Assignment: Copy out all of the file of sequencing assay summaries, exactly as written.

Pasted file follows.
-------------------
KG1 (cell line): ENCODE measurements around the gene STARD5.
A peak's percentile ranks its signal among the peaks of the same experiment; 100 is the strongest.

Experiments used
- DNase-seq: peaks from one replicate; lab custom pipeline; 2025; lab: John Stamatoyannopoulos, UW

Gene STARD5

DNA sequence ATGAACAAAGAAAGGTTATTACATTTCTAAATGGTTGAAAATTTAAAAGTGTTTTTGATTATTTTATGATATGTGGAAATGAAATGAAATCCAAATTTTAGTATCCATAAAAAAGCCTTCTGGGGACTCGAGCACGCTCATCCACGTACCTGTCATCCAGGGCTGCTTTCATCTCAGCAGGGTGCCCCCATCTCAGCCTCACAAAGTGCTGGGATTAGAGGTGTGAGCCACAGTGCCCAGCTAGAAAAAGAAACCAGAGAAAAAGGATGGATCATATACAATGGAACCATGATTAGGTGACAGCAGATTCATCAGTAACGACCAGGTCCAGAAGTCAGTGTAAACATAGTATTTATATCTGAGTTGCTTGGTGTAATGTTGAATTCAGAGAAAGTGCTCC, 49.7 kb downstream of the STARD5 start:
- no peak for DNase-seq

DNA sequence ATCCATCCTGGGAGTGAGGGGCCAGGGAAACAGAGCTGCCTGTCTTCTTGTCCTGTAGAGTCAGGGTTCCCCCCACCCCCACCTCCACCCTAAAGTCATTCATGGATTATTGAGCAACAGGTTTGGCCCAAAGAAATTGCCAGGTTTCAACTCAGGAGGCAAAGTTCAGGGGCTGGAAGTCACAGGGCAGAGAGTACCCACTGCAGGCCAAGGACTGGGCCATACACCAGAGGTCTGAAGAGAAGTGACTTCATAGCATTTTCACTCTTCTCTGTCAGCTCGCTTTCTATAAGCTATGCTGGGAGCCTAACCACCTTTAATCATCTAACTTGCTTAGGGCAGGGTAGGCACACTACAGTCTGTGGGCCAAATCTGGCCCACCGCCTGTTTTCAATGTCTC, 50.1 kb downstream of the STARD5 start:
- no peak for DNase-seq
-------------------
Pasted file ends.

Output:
KG1 (cell line): ENCODE measurements around the gene STARD5.
A peak's percentile ranks its signal among the peaks of the same experiment; 100 is the strongest.

Experiments used
- DNase-seq: peaks from one replicate; lab custom pipeline; 2025; lab: John Stamatoyannopoulos, UW

Gene STARD5

DNA sequence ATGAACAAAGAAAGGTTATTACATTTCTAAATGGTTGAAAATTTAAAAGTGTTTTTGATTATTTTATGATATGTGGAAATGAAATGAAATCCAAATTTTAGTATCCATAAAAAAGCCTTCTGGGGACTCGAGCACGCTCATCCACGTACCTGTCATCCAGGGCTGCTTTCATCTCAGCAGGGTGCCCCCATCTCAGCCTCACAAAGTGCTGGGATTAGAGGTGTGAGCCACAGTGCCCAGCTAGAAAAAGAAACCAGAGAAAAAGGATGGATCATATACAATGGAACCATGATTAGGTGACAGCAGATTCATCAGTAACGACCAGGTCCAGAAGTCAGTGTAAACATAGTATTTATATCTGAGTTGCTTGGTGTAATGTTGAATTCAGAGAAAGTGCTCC, 49.7 kb downstream of the STARD5 start:
- no peak for DNase-seq

DNA sequence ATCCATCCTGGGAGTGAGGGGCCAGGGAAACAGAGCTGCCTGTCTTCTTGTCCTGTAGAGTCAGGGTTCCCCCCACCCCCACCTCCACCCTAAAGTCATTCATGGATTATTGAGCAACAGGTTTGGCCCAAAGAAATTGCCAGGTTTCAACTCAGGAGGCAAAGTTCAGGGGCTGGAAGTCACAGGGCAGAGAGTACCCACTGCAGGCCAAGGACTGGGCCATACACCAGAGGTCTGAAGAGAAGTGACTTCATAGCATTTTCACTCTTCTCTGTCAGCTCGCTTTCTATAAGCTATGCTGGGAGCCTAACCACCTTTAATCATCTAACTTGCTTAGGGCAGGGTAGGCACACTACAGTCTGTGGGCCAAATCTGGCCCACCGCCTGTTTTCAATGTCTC, 50.1 kb downstream of the STARD5 start:
- no peak for DNase-seq